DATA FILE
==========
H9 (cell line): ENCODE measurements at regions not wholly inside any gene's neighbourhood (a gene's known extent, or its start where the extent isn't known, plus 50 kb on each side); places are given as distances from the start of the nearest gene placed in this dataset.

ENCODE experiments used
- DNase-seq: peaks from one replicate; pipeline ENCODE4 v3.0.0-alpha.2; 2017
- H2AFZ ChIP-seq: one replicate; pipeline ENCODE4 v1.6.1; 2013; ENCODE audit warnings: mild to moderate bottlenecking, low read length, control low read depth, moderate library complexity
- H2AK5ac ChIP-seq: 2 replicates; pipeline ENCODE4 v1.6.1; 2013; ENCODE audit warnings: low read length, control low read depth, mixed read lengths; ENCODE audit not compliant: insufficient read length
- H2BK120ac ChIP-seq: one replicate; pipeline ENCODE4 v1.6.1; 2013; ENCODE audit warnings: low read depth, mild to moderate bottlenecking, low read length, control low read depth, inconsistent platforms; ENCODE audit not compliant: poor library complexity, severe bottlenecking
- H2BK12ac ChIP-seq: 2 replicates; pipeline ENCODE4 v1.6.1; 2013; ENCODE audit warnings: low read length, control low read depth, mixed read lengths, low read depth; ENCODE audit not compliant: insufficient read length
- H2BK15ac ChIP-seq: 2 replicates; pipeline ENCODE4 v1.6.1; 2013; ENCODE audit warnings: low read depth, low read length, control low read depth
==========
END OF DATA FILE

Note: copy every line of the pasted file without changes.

H9 (cell line): ENCODE measurements at regions not wholly inside any gene's neighbourhood (a gene's known extent, or its start where the extent isn't known, plus 50 kb on each side); places are given as distances from the start of the nearest gene placed in this dataset.

ENCODE experiments used
- DNase-seq: peaks from one replicate; pipeline ENCODE4 v3.0.0-alpha.2; 2017
- H2AFZ ChIP-seq: one replicate; pipeline ENCODE4 v1.6.1; 2013; ENCODE audit warnings: mild to moderate bottlenecking, low read length, control low read depth, moderate library complexity
- H2AK5ac ChIP-seq: 2 replicates; pipeline ENCODE4 v1.6.1; 2013; ENCODE audit warnings: low read length, control low read depth, mixed read lengths; ENCODE audit not compliant: insufficient read length
- H2BK120ac ChIP-seq: one replicate; pipeline ENCODE4 v1.6.1; 2013; ENCODE audit warnings: low read depth, mild to moderate bottlenecking, low read length, control low read depth, inconsistent platforms; ENCODE audit not compliant: poor library complexity, severe bottlenecking
- H2BK12ac ChIP-seq: 2 replicates; pipeline ENCODE4 v1.6.1; 2013; ENCODE audit warnings: low read length, control low read depth, mixed read lengths, low read depth; ENCODE audit not compliant: insufficient read length
- H2BK15ac ChIP-seq: 2 replicates; pipeline ENCODE4 v1.6.1; 2013; ENCODE audit warnings: low read depth, low read length, control low read depth